Some things you did though were not the best actions for a long life. Perhaps you smoked. Or drank. Or gasp… drove a car in traffic! You had the right then though to make those decisions. They may not have extended your life but they did make you happy to live that life.
Then slowly as you progressed through life, the people you cared about starting taking away the ability to make those decisions. You may have heard things like, “you can’t have a dog Mom. He may trip you and you might break a hip.” Or “That bourbon is not good for your health Dad.” Slowly, the right to make decisions that affect our quality of life are taken away and that is not necessarily a good thing. Compounding the problem is the lack of education for doctors working with end of life patients. They are taught to extend life, not enhance it and it is difficult for them to discuss end of life issues or suggest hospice or palliative care.
Dr. Guwande strongly advocates that not everyone can be cured but everyone needs comfort, kindness and the chance to have purpose in life. He recommends bringing pets and children into senior living communities to give the residents purpose. He gives specific suggestions on how to talk to the seriously ill. In particular, I love his approach of asking them what their goals are for the rest of their life and what their fears are. You may be surprised by the answers and the answers can help guide how you help the person in those last years or days they have left.
In 2012, Lori Joseph was driving back to her home in Nebraska from Colorado with the devastation of wildfires in her rear view mirror. Lori recalls, “there was smoke in the sky and what I remember is how much the locals were taxed with the burden of trying to move their livestock and help their families and their homes were burning. Some of the firefighters lost their homes while they were fighting the front lines.” The next morning she went for a walk and was struggling with finding a way to help. She was not in a financial position to just write a check so came up with an idea to use charcoal from the fires to create art. Artists throughout the country made art from the charcoal and the auction proceeds were sent to the Poudre Canyon Fire Department.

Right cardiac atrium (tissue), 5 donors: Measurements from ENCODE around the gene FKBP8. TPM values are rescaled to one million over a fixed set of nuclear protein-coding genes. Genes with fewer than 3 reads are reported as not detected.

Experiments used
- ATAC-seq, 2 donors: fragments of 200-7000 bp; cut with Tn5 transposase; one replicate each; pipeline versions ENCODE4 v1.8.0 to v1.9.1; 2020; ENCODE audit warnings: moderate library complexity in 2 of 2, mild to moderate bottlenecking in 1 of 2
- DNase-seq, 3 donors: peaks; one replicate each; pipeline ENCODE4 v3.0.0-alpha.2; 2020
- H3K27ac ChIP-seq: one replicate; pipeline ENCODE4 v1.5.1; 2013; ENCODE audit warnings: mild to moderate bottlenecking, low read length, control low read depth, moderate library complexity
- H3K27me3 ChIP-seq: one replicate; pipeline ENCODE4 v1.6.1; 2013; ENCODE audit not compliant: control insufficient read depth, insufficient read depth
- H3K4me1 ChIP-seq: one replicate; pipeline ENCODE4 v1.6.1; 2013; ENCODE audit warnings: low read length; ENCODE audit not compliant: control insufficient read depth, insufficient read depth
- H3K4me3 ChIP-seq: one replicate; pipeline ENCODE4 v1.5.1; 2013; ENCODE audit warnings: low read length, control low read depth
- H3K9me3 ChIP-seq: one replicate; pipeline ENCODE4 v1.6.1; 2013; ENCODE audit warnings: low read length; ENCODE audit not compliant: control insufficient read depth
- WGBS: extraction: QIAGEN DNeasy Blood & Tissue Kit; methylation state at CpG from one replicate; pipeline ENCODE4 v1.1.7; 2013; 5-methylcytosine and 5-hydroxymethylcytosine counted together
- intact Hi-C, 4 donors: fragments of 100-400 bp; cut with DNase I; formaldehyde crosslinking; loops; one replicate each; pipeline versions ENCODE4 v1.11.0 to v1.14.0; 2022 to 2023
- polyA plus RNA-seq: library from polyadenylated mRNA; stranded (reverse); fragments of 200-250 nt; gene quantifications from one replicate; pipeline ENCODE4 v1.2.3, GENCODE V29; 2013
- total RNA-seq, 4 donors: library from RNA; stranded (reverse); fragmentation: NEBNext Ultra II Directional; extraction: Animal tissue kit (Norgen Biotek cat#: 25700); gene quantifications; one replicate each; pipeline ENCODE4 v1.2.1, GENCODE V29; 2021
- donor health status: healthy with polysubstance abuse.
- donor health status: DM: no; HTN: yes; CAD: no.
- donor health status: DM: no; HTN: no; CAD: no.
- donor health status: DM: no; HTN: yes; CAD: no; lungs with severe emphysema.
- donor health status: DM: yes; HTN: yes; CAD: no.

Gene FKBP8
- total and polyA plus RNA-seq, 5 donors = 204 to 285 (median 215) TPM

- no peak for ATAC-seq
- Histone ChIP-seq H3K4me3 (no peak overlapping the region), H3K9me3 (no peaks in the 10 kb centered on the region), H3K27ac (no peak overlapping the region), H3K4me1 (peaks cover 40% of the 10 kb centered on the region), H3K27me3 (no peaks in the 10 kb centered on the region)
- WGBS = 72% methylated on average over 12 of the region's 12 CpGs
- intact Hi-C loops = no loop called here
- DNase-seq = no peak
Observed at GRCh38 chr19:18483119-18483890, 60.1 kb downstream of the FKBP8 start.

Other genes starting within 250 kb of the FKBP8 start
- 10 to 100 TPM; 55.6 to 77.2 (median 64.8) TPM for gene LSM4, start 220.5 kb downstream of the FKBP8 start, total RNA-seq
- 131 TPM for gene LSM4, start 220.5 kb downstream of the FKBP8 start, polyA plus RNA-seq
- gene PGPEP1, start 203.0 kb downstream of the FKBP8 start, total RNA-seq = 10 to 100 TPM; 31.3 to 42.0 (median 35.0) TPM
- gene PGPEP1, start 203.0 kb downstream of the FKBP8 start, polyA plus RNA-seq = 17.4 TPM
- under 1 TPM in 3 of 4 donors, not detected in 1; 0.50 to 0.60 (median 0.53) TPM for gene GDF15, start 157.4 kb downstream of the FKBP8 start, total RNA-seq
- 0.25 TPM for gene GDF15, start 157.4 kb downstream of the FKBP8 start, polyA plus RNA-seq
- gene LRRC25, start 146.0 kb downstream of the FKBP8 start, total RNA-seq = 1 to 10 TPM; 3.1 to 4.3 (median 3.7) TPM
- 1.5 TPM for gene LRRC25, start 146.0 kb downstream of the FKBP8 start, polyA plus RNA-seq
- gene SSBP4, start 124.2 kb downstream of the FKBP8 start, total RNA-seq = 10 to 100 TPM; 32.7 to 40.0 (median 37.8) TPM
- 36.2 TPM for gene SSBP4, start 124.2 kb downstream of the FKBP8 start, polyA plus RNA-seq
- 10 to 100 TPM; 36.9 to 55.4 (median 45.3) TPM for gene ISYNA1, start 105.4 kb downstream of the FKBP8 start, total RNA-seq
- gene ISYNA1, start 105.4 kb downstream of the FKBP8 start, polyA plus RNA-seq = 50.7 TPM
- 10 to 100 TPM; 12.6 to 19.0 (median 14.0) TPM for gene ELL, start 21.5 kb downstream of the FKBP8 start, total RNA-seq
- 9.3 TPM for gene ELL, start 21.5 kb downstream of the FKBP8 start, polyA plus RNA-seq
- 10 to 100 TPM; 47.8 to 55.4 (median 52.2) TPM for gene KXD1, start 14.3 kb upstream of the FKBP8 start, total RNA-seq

The concept eventually evolved into a workshop of the same name. Participants use sensory exploration using fire, art and a “dress up” box to explore fear and adversity to find purpose and joy. The “playfulness of the workshop gives people permission to play because we take ourselves so serious as we grow up and we forget that it’s important that we give ourselves recess so that we still go out and play.
Lori said there are three levels of empathy:
The third level is what Lori hopes participants at her workshop discover.
“When we set our fear aside, that is when we really grow into who we were meant to be.”
We discussed so much more in our interview including Siegfried the Elephant (her giant stuffed elephant who helps at her workshop) and how our connection to the environment helps us connect to one another. Her book, My Embrace, is part of her journey to face her own fears and how she uses nature and service to continue to find positivity and purpose. The back page of her book wraps up her life philosophy well, “Today’s a good day to list all of your accomplishments, big and small. After all, you took baby steps, then ran and leaped and oh yes, you took flight!”
I need your help! Well as always … God pushes me in directions where I need to go. I never know where my morning “waterside chats” will lead me and today it was to discuss suicide prevention and my lack of understanding on how to help. And so based on feedback … I am going to host a series of learning talks on Facebook Live and YouTube so I can learn and you can learn alongside me. I need your help! Please share this video with those that may want to share their story and help us learn (survivors, families, and professionals). They can speak to me privately or share their story in a live interview… I don’t know where I am going exactly on this but I know its a topic that needs attention and I need to learn more about… come along for the journey!